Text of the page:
by Michael Pollan
I’m not sure how to begin. Michael Pollan is about my age and a materialist – an atheist, with the perspective that the physical laws of matter should be able to explain everything there is. And yet. Those who go on psychedelic journeys so often have mystical experiences – “the conviction that some profound objective truth has been disclosed,” like they “have been let in on a deep secret of the universe, and they cannot be shaken.” William James wrote, “Dreams cannot stand this test.”
Pollan writes, “The most straightforward …is that it’s simply true: the altered state of consciousness has opened the person up to a truth that the rest of us… simply cannot see.”
Pollan then gives us a pretty long history of the research on psychedelics done in this country in the last century; and details about his experiences, which do qualify as “mystical” (a survey told him so). He trips on three different psychedelic substances: mushrooms, LSD, and “the toad,” literally toad venom. This last is the most amazing and the most difficult for him to put into words. What can definitely be said is that the effects of smoking the distilled venom of this toad kick in before the smoker even has a chance to exhale – you inhale one puff and you are transported to before the Big Bang, before there was any being at all. Pollan remarks on how often people express gratitude for “being alive” – after smoking the toad, he was on his knees with gratitude for there being “being” at all.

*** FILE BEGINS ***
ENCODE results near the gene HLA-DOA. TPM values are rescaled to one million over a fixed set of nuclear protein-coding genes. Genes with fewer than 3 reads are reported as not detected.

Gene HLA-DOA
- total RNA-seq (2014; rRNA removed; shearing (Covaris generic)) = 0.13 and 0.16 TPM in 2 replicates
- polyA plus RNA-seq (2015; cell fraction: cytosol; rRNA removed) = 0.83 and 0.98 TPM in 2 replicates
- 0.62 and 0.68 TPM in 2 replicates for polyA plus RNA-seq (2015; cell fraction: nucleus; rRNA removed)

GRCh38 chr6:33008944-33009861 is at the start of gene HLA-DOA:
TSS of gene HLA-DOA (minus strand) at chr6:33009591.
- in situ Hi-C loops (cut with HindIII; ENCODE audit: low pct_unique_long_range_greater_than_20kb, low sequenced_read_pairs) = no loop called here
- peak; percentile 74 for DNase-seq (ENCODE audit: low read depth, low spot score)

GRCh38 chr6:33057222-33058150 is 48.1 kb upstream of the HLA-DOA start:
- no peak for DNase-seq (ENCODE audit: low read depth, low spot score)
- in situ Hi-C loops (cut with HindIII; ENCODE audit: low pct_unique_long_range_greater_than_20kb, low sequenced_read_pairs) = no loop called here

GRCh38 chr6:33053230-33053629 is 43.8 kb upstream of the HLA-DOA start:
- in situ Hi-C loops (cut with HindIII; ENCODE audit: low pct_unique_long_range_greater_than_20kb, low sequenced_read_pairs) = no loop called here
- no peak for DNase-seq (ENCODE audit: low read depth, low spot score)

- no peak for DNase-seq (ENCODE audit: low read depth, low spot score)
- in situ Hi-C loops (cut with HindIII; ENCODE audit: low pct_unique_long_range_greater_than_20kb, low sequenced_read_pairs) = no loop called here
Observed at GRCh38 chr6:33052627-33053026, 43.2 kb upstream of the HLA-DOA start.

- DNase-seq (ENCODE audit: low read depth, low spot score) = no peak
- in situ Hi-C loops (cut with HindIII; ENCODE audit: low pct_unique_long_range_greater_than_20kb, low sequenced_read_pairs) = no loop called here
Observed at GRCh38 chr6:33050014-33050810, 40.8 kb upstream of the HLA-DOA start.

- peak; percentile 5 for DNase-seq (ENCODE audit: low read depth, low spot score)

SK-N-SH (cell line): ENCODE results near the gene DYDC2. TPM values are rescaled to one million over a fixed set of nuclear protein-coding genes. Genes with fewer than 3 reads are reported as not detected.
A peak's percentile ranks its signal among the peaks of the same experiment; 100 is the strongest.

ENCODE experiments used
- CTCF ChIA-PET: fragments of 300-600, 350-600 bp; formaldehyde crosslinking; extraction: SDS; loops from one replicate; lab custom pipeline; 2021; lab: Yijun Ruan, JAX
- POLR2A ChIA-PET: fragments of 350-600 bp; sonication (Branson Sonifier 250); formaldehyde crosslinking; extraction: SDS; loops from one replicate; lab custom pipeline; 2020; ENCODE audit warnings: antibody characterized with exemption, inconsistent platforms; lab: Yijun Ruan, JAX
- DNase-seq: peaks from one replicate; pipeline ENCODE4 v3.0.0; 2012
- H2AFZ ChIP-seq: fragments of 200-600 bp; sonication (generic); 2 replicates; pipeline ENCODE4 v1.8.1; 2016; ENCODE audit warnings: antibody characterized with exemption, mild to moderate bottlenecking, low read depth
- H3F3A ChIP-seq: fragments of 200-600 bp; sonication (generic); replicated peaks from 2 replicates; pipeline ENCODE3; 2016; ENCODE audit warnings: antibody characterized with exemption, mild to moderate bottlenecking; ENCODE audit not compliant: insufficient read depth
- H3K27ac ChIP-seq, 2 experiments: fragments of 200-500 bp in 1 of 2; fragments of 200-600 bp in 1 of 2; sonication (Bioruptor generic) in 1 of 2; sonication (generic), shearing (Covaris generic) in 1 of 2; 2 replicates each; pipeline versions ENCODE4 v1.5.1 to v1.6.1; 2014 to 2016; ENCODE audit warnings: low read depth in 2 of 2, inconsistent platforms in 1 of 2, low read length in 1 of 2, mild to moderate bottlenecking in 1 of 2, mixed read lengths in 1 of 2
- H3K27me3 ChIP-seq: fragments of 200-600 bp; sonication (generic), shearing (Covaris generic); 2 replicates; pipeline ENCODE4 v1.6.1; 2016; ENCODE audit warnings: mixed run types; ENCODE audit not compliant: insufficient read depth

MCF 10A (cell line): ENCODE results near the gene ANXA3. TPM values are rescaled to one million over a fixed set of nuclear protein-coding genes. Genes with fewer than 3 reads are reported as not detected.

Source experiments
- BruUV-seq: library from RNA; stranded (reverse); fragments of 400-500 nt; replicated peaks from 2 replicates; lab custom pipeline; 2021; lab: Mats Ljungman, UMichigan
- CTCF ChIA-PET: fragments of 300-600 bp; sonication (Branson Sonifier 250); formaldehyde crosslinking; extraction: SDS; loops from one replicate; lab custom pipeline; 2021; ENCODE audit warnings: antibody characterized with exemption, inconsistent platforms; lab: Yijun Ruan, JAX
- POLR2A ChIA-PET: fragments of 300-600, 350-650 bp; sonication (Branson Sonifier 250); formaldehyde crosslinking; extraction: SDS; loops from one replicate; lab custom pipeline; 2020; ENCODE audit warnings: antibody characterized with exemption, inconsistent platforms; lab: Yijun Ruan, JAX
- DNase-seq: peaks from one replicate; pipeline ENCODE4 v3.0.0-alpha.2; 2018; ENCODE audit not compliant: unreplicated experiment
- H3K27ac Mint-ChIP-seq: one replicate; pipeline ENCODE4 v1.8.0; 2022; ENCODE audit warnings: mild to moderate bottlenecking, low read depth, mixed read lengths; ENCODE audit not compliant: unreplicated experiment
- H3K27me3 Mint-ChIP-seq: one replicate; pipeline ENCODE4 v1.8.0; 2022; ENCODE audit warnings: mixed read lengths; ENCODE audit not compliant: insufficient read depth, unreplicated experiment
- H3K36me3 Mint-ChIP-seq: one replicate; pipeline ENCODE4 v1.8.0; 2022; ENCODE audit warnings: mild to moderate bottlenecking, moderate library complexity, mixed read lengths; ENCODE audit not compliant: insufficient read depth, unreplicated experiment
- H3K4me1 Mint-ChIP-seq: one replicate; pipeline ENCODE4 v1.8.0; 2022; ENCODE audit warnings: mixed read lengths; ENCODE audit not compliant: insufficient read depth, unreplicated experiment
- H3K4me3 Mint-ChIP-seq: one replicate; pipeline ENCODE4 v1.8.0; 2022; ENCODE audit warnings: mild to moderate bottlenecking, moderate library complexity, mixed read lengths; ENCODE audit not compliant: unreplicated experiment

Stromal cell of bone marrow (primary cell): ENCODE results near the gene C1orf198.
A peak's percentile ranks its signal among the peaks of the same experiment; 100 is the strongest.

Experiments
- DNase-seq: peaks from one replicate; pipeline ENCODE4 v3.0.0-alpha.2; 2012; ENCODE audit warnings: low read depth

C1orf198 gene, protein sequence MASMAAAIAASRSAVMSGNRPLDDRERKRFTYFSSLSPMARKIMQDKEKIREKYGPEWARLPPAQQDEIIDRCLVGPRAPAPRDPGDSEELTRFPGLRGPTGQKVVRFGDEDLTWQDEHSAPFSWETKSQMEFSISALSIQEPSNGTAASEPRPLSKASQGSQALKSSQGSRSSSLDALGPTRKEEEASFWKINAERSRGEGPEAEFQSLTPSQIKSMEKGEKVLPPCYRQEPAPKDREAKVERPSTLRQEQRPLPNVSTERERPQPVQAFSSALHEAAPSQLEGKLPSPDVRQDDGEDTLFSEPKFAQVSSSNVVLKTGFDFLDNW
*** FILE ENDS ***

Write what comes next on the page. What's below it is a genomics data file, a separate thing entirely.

This actually was an interesting complement to my recent reading of LOST IN MATH by Sabine Hossenfelder. That was about the fundamental question of why we should ever expect the laws of physics to be “beautiful”, why we are bothered that quantum mechanics doesn’t seem intuitive – why should it be? There would have been no reason for our species to evolve to have a fundamental understanding of quantum mechanics or to have brains that “like” the laws of physics. Why the hubris that we should be able to know and understand everything? Maybe there are things we can’t know.
Not without physical tweaks, that is – in the form of certain pharmaceuticals, mushrooms, or toads – that change our perceptions enough for us to see something beyond what we can usually see.
Maybe there is something “beyond” after all.
The book also has a great section on how psychedelics are slowly finding their way back into medical research, and are showing promise to treat an array of disorders: addiction, depression, end-of-life anxiety. The story of the end days of the cancer patient who turned his mind around with psychedelics almost brought me to tears. The description of how psychedelics can alleviate addictions was enlightening – OK, existential dread being lifted by a mystical experience, that makes a certain kind of sense; but how and why should tripping help you quit smoking? I loved one woman’s explanation: “It put smoking in a whole new context. Smoking seemed very unimportant; it seemed kind of stupid, to be honest.”
We’ve seen such sea changes in the legalization of marijuana, in the acceptance of gay marriage – maybe we’ll live to see psychedelics taken off the list of controlled substances; maybe shrooms will start “popping up” someday in a store near you. This book made me really want to do drugs. Maybe not the toad. But some of the others, for sure.